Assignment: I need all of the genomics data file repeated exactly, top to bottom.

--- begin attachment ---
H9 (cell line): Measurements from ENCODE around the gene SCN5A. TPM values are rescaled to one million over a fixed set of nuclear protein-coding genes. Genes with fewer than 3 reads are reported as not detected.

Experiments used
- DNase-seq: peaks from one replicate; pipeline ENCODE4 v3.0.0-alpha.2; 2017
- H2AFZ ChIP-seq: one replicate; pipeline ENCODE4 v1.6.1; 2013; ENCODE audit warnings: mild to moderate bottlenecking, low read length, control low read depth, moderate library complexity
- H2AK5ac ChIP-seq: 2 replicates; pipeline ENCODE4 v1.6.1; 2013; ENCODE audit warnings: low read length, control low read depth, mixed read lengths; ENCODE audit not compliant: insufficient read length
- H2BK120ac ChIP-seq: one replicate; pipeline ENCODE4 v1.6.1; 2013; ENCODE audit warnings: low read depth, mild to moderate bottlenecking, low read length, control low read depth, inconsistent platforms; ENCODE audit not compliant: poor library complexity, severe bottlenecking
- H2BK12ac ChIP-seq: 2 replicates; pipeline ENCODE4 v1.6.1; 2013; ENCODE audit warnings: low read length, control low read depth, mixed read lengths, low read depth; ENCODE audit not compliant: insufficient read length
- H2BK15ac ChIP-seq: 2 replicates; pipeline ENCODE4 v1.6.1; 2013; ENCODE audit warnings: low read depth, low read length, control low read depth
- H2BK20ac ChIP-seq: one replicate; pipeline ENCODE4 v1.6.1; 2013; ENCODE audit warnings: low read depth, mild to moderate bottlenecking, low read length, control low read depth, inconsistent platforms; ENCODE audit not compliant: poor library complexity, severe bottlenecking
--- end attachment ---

H9 (cell line): Measurements from ENCODE around the gene SCN5A. TPM values are rescaled to one million over a fixed set of nuclear protein-coding genes. Genes with fewer than 3 reads are reported as not detected.

Experiments used
- DNase-seq: peaks from one replicate; pipeline ENCODE4 v3.0.0-alpha.2; 2017
- H2AFZ ChIP-seq: one replicate; pipeline ENCODE4 v1.6.1; 2013; ENCODE audit warnings: mild to moderate bottlenecking, low read length, control low read depth, moderate library complexity
- H2AK5ac ChIP-seq: 2 replicates; pipeline ENCODE4 v1.6.1; 2013; ENCODE audit warnings: low read length, control low read depth, mixed read lengths; ENCODE audit not compliant: insufficient read length
- H2BK120ac ChIP-seq: one replicate; pipeline ENCODE4 v1.6.1; 2013; ENCODE audit warnings: low read depth, mild to moderate bottlenecking, low read length, control low read depth, inconsistent platforms; ENCODE audit not compliant: poor library complexity, severe bottlenecking
- H2BK12ac ChIP-seq: 2 replicates; pipeline ENCODE4 v1.6.1; 2013; ENCODE audit warnings: low read length, control low read depth, mixed read lengths, low read depth; ENCODE audit not compliant: insufficient read length
- H2BK15ac ChIP-seq: 2 replicates; pipeline ENCODE4 v1.6.1; 2013; ENCODE audit warnings: low read depth, low read length, control low read depth
- H2BK20ac ChIP-seq: one replicate; pipeline ENCODE4 v1.6.1; 2013; ENCODE audit warnings: low read depth, mild to moderate bottlenecking, low read length, control low read depth, inconsistent platforms; ENCODE audit not compliant: poor library complexity, severe bottlenecking